Testosterone Muscle Mass

October 29, 2011 by staff 

Testosterone Muscle Mass, The decrease in testosterone levels are associated with loss of muscle mass and lower body strength in older men, according to a new study.

The loss of muscle mass and strength contributes to frailty and is associated with mobility problems, falls and fractures, the authors say, and men lose more muscle mass and strength than women as they age.

That suggests that the levels of sex hormones, particularly testosterone, may influence the age-related changes in body composition and physical function, according to researchers led by Dr. Erin LeBlanc, Kaiser Permanente Northwest in Portland, Oregon

The study included nearly 1,200 men aged 65 years who had sex steroid levels measured and were followed for an average of 4.5 years. Their body composition was verified byanlysis of high technology, and physical abilities were assessed through exercises that assess lower extremity power, grip strength, walking speed and ability to rise from a chair without using the weapons.

“Our study reveals that men 65 years of age, with higher testosterone levels lost less muscle mass, especially in your arms and legs than men in this age group had lower levels of testosterone,” LeBlanc said in a statement of the Endocrine Society.

“Men with higher testosterone levels before losing the weight he lost the leg and less could function more easily support a chair that men with low testosterone levels before losing weight,” he said.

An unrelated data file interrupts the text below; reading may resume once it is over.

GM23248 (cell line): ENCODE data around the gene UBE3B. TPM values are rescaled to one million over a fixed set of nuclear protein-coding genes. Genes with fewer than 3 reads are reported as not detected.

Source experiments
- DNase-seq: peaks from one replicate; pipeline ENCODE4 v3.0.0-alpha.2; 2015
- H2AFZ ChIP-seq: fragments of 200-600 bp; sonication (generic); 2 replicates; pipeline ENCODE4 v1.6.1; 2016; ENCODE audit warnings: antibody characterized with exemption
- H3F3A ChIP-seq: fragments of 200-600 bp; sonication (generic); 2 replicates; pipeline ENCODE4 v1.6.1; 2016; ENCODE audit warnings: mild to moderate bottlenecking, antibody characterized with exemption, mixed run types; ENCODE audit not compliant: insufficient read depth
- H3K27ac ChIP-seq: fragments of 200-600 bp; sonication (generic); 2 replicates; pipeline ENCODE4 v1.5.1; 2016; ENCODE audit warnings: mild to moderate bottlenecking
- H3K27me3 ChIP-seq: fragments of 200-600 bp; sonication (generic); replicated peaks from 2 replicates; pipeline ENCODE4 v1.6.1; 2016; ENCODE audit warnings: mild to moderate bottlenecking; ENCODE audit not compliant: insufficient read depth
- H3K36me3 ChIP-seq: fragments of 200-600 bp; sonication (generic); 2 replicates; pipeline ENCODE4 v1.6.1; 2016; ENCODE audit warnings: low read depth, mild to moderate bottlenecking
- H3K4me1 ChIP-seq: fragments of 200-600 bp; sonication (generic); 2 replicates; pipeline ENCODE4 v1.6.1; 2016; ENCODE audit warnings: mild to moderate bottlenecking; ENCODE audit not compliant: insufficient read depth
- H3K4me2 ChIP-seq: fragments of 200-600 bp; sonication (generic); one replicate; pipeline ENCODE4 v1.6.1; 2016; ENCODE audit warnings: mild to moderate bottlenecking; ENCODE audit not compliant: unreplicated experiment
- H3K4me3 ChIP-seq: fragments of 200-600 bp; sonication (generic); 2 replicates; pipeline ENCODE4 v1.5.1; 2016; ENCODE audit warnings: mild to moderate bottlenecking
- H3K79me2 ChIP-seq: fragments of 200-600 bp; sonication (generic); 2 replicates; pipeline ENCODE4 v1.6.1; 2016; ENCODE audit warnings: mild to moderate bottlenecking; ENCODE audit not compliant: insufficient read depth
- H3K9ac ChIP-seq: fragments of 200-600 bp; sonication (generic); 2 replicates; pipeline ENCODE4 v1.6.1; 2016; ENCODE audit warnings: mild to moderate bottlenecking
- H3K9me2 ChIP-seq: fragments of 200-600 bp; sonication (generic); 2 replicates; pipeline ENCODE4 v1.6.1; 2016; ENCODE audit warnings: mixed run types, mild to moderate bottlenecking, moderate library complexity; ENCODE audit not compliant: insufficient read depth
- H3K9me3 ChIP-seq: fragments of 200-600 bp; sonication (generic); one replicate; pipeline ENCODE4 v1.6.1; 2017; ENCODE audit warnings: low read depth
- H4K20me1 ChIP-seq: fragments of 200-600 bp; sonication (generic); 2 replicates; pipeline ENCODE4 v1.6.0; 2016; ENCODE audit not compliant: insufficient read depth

“The number of men have testosterone in their bodies can contribute to the amount of muscle and strength, lose as they age,” he said LeBlanc.

One expert was not surprised by the findings, but added that there is no reason to urge older men supplemental testosterone.

The study “confirms that increased blood levels of testosterone in older men is associated with less loss of muscle mass that occurs with aging,” said Dr. Stuart Weinerman, chief of the division of endocrinology Health System North Shore-LIJ in New Hyde Park, New York, but noted that “this is a prospective epidemiologic study, not a controlled trial, so that variables may be present. For example, patients with low levels testosterone were more likely to have diabetes. ”

Weinerman added that “this study should not be interpreted as evidence that men with hypogonadism [those with decreased output of testosterone] should begin testosterone replacement. The risks and benefits of testosterone replacement can only be studied in large , randomized controlled trials. ”

Another expert said the levels of testosterone may be necessary to see that men get older.

“Physicians should monitor the levels of testosterone in men over 65 years, speaking of muscle mass loss and the potential for falls and fractures as a result,” said Dr. Spyros Mezitis, an endocrinologist at Lenox Hill Hospital in New York . “More research is needed to define the association of low testosterone levels and decreased physical function,” he said.

The study, funded by grants from the National Institutes of Health, USA, is scheduled to be published in the Journal of Clinical Endocrinology & amp; Metabolism.

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